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The $150B Business Of Human Trafficking

Human Traffic

If you thought slavery had ended, think again.

Estimates are that over 40 million people today are trapped in slavery. And it’s not an existential or theoretical classification: This is traditional slavery, with a slight modern-day twist.

And business is booming.   

More than 165 suspected victims of modern slavery from Bulgaria have been discovered working for French winemakers following a crackdown on an organized crime network, last week.

So far, French officials have arrested four suspects, three from Bulgaria and one from France, after identifying the suspected slaves of four winegrowing companies near the eastern city of Lyon, according to Europol, Europe’s policing agency.

“The Bulgarian members of the group were responsible for recruitment in Bulgaria while the French member arranged logistics, including organizing accommodation for the workers,” said a spokesman for Europol, which supported the investigation.

The workers were recruited by a legitimate employment agency in Bulgaria, told they would receive 60 euros ($66) per day, and have their transport and housing expenses covered, Europol said.

Yet, they were made to live on a campsite, had money deducted from their wages for meals, and were denied the full amount they had promised when their contracts ended. As a result, many of them were unable to return to Bulgaria.

And the Bulgaria incident is but one of countless such operations, worldwide, in a business that earns traffickers upwards of $150 billion a year, according to international agencies. 

More specifically, the annual breakdown in illegal profits looks something like this, according to Lucy International and the International Labor Organization (ILO):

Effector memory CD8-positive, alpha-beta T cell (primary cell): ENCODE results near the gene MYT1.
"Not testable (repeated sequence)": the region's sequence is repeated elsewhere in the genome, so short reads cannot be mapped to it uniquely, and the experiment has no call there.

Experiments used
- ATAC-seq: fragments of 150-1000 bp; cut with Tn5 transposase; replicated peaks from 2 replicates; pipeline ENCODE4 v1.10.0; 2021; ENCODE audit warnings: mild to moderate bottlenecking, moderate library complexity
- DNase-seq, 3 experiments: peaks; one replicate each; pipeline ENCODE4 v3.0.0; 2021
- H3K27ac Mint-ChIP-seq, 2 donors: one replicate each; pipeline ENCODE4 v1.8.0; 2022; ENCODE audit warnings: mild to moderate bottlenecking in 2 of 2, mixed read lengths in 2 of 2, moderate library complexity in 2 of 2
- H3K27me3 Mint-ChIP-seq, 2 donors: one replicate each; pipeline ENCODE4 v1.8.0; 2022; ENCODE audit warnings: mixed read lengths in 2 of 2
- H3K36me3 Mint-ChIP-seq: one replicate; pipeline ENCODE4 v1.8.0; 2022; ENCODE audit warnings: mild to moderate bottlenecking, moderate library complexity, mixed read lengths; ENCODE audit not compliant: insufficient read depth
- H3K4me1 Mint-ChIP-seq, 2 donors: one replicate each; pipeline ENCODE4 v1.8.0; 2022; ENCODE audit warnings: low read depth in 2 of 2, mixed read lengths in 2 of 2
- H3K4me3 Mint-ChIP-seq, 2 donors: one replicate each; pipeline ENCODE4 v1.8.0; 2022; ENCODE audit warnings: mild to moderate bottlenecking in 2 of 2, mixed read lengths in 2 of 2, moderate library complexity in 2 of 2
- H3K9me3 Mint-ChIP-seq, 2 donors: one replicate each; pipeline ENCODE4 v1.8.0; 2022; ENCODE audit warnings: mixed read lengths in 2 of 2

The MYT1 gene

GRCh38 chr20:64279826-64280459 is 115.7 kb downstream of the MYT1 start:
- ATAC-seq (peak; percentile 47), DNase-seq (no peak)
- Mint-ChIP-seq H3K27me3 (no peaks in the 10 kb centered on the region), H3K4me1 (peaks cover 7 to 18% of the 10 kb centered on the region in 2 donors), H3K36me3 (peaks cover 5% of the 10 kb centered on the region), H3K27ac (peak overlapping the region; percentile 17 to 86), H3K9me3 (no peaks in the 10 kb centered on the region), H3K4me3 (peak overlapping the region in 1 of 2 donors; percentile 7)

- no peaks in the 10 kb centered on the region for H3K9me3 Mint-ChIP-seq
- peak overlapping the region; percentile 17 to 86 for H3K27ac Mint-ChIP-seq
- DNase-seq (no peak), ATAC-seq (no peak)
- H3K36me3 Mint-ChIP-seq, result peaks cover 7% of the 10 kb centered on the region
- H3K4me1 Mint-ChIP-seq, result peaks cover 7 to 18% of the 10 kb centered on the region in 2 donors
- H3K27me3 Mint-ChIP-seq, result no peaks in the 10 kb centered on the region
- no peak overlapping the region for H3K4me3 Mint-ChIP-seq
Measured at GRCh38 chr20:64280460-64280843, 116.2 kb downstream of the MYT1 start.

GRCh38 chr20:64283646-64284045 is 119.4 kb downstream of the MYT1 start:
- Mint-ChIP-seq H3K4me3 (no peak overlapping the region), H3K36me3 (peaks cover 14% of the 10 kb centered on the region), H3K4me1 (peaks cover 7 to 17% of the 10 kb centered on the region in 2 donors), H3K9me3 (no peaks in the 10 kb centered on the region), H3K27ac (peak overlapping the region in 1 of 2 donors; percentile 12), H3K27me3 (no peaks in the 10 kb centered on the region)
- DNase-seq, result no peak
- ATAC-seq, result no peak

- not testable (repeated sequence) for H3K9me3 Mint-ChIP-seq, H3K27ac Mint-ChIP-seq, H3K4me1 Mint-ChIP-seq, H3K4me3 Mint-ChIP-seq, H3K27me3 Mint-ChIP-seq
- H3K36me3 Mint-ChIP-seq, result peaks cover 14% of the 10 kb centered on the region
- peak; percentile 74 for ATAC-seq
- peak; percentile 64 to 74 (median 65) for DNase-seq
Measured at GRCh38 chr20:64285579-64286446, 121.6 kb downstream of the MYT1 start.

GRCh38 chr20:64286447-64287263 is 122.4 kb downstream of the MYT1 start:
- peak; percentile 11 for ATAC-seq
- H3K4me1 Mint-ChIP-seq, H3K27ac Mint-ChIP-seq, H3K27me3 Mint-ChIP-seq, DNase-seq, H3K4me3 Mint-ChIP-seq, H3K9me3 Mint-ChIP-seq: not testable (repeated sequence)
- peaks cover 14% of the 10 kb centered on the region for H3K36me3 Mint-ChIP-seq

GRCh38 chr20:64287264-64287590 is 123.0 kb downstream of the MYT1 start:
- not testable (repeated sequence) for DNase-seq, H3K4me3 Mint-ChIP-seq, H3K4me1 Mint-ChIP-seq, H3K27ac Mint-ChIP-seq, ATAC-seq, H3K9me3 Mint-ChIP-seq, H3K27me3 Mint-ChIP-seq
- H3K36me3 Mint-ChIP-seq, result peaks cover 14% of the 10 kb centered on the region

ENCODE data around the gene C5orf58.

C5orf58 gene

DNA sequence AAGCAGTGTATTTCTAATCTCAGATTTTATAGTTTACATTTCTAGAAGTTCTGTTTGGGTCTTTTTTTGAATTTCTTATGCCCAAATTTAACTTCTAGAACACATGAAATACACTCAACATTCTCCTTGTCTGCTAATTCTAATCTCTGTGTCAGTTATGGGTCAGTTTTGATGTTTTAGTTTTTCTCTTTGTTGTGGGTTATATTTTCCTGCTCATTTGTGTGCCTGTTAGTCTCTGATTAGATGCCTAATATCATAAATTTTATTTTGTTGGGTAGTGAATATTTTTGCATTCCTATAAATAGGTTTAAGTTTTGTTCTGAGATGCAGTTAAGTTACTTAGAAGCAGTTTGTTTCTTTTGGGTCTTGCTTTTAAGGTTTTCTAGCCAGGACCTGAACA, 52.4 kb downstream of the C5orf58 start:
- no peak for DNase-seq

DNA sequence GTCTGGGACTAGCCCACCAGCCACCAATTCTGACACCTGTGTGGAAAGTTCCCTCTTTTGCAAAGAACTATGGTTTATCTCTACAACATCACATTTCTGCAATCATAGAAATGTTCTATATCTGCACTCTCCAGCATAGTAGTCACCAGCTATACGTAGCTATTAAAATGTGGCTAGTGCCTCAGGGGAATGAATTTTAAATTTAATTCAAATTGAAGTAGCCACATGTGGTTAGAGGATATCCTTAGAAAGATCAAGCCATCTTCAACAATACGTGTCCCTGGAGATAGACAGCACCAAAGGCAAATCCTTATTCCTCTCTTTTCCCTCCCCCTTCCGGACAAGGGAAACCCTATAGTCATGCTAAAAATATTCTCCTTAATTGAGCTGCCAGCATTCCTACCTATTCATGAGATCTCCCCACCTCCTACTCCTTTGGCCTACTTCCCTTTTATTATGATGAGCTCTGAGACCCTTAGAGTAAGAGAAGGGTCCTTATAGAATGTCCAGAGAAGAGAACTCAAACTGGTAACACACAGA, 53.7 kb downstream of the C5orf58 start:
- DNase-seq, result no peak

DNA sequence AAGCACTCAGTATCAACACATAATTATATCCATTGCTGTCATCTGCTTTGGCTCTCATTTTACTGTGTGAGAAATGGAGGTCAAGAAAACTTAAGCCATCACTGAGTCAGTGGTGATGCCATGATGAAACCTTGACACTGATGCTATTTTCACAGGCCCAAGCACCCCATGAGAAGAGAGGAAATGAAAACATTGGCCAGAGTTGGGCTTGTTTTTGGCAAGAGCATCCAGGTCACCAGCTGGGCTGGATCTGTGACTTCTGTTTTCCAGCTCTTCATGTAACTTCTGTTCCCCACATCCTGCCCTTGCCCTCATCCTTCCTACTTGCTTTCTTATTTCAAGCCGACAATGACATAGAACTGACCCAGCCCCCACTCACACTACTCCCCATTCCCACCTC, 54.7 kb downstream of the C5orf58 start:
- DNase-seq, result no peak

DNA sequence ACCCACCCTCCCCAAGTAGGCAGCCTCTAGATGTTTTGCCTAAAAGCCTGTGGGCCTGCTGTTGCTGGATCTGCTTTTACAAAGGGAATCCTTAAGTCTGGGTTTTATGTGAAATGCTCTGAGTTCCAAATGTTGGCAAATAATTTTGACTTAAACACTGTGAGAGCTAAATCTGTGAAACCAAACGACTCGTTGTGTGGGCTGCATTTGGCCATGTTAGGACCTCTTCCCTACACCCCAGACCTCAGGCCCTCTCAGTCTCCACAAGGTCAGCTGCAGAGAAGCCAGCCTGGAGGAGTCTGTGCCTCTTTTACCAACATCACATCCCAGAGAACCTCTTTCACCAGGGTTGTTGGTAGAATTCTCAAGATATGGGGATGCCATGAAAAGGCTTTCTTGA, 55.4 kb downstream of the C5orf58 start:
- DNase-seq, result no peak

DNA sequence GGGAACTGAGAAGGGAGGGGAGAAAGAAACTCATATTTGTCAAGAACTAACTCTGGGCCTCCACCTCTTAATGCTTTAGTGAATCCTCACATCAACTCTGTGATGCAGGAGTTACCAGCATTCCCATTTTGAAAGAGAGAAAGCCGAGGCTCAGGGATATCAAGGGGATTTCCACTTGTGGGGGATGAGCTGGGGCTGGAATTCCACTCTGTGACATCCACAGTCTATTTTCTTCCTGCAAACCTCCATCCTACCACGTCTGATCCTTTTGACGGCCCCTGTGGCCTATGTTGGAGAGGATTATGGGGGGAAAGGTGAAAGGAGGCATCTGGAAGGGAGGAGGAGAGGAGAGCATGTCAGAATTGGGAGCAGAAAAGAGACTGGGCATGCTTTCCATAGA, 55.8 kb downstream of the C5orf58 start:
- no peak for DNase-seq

- $99 billion from commercial sexual exploitation

- $34 billion in trafficked, forced workers for the construction, manufacturing, mining and utilities sectors

- $9 billion in agriculture, including forestry and fishing

- $8 billion dollars saved annually by private households that employ domestic workers under conditions of forced labor

In fact, on any given day, says the ILO, some 40 million people are victims of modern-day slavery, and women account for over 70 percent of those victims:

(Click to enlarge)

In a 2017 report, the ILO noted that modern-day slavery is most prevalent in Africa, where 7.6 out of every 1,000 people are forced into slavery. This is followed by Asia, the Pacific, Europe and Central Asia, though data is insufficient in the Arab states and the Americas.

But when it comes specifically for forced labor, Asia and the Pacific outdo Africa, following by Europe. Related: Anti-Aging Market To Hit $55 Billion

In Europe, 3.6 out of every 1,000 people are forced into slave labor.

Eastern Europe is major source of migrants who travel for work to other European countries—and also a major focal point of modern-day slavery.  

And within Europe, Bulgaria is a primary source country for human traffickers.

The Protocol to Prevent, Suppress and Punish Trafficking in Persons (which Bulgaria has adopted) defines trafficking in persons to include the recruitment, transportation and transfer by means of the threat or use of force or other forms of coercion for the purpose of exploitation.

Trafficking in human beings for the purpose of sexual exploitation remains the prevailing form of exploitation in Bulgaria; however, the number of trafficking victims for labor exploitation and forced begging continues to grow as well.

Earlier this month, a similar situation surfaced in Brazil, where the Brazilian Carrefour supermarket chain severed ties with Brazilian companies involved in slave labor. They’d come under fire, according to Reuters, for buying meat sourced from farmers who had been blacklisted for their use of forced labor.

In addition to the victims themselves, the countries in which they are forced into slave labor incur financial losses.

The victims usually lose much of their earnings due to wage retention, debt repayments and underpayment of wages. They work under strenuous conditions but receive little or no pay. The countries where they work lose revenues from non-payment of taxes due to undeclared incomes or the illegal nature of the jobs concerned.

By Mirela Ajanovic for SafeHaven.com

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